This morning, there was lot of noise in the Dutch media (unfortunately in Dutch only) about new research that was claiming a dramatic warming of 4 degrees in 2050. The news report quoted Dutch econometricians from the University of Tilburg. They had done a statistical analysis of temperature data and the influence of CO2 and solar radiation and concluded that aerosols masked much more of the warming of greenhouse gases than previously thought. This also means there is more warming in the pipeline for the future if the trend of global brightening, that has been detected by researcher Martin Wild of ETH in Zürich, will continue in the coming decades. They also draw policy conclusions from their research stating that in order to avoid more than 2 degree warming more drastic measures are to be taken. This news was copied by many Dutch news outlets.
Science has spoken. We need to stop questioning at this point, and all turn in our SUV’s
But, in order to get their results, the scientists used a certain database from CRU, called “CRU TS 2.0”
And the documentation to that database says:
Q1. Is it legitimate to use CRU TS 2.0 to ‘detect anthropogenic climate change’ (IPCC language)?
CRU TS 2.0 is specifically NOT designed for climate change detection or attribution in the classic IPCC sense. The classic IPCC detection issue deals with the distinctly anthropogenic climate changes we are already experiencing. Therefore it is necessary, for IPCC detection to work, to remove all influences of urban development or land use change on the station data.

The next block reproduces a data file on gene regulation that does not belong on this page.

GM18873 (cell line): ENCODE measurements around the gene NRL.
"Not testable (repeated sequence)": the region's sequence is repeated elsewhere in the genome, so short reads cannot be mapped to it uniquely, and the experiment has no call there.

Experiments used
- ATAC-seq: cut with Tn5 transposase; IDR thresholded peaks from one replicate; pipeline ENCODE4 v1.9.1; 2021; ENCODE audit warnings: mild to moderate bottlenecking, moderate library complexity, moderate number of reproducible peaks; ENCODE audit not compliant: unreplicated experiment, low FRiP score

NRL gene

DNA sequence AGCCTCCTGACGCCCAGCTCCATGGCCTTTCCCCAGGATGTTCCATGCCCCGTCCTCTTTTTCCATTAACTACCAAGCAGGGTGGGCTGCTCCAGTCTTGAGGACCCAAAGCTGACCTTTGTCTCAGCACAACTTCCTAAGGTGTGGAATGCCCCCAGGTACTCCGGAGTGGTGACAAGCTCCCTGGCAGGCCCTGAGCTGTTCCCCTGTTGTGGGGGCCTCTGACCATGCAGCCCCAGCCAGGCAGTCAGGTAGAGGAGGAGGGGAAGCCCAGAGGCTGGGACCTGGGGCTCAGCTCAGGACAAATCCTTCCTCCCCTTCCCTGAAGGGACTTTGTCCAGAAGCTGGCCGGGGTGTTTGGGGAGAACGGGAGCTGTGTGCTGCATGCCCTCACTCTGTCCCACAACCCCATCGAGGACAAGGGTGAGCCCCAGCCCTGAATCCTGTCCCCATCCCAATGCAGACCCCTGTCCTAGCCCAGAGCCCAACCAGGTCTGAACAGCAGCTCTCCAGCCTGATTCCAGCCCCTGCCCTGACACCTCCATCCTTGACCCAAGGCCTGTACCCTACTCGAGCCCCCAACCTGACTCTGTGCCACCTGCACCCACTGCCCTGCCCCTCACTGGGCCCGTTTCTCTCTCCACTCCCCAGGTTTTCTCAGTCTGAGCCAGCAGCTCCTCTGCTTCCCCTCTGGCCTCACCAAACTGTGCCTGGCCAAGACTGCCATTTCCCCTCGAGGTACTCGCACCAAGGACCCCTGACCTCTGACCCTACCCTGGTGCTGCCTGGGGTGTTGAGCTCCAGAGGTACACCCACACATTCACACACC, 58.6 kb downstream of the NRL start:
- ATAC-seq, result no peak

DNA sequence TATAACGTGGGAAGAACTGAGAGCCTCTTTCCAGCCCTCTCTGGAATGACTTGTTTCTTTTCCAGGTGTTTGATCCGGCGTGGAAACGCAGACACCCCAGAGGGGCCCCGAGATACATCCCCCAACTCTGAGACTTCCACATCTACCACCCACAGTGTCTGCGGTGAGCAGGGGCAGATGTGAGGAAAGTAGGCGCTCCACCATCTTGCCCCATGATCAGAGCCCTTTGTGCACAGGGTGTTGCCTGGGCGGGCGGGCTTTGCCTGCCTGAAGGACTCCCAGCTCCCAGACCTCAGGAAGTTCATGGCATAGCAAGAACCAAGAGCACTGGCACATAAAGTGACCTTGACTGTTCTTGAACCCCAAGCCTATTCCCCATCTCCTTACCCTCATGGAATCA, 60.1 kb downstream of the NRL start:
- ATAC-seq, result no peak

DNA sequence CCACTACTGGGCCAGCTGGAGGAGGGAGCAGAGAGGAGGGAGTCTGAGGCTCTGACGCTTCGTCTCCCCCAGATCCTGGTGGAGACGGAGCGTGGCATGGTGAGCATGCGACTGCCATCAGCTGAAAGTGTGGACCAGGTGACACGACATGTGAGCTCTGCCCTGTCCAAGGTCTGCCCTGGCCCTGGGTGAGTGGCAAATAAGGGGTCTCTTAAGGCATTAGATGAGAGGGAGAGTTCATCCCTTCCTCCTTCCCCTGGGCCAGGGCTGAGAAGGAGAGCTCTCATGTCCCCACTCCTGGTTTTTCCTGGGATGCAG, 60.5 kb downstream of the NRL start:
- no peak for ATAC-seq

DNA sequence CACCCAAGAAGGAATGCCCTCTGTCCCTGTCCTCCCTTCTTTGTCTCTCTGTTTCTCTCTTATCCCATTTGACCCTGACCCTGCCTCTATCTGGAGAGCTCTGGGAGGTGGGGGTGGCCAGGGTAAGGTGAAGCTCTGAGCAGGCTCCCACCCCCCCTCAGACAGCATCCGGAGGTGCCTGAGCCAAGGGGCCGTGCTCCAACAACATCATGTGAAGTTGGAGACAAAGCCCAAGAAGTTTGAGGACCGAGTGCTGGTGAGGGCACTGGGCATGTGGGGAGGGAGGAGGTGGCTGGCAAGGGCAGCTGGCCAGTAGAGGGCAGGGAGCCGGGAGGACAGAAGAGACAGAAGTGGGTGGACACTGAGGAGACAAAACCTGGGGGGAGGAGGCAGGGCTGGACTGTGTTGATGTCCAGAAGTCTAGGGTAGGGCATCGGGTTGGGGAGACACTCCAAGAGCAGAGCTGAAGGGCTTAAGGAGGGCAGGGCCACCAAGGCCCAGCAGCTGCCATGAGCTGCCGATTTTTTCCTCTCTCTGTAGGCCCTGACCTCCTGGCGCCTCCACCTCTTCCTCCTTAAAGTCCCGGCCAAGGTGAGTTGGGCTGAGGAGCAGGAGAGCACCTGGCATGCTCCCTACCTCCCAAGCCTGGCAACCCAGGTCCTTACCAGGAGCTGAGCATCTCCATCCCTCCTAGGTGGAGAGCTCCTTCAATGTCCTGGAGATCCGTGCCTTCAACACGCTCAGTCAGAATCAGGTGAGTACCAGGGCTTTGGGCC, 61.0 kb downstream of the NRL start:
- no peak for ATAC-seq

In contrast, the primary purpose for which CRU TS 2.0 has been constructed is to permit environmental modellers to incorporate into their models as accurate a representation as possible of month-to-month climate variations, as experienced in the recent past. Therefore influences from urban development or land use change remain an integral part of the data-set. We emphasise that we use all available climate data.
If you want to examine the detection of anthropogenic climate change, we recommend that you use the Jones temperature data-set.